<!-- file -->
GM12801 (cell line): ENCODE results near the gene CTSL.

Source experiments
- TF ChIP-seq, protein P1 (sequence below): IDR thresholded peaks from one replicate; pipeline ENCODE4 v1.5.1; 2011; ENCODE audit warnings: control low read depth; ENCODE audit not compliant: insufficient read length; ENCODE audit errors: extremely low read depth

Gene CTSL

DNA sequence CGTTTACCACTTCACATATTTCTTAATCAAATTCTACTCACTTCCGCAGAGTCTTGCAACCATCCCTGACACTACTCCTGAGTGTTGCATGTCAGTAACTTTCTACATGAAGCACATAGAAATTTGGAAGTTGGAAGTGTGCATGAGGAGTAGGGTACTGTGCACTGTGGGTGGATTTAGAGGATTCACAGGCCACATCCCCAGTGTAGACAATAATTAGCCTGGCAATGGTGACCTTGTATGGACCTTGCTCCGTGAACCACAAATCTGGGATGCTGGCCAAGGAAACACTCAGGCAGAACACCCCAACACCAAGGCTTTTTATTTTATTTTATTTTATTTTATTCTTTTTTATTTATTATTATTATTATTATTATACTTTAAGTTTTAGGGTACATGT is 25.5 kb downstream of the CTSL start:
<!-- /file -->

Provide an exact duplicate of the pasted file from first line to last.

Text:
GM12801 (cell line): ENCODE results near the gene CTSL.

Source experiments
- TF ChIP-seq, protein P1 (sequence below): IDR thresholded peaks from one replicate; pipeline ENCODE4 v1.5.1; 2011; ENCODE audit warnings: control low read depth; ENCODE audit not compliant: insufficient read length; ENCODE audit errors: extremely low read depth

Gene CTSL

DNA sequence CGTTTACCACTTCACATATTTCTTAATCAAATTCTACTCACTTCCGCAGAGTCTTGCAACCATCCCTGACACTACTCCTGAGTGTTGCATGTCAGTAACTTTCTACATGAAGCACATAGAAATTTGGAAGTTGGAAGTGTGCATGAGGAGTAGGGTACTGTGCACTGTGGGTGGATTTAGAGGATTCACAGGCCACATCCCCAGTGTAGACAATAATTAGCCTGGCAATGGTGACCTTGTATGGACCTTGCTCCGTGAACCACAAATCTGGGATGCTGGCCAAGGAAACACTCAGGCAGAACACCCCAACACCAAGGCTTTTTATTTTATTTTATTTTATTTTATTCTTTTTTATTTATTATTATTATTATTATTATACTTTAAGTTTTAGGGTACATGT is 25.5 kb downstream of the CTSL start: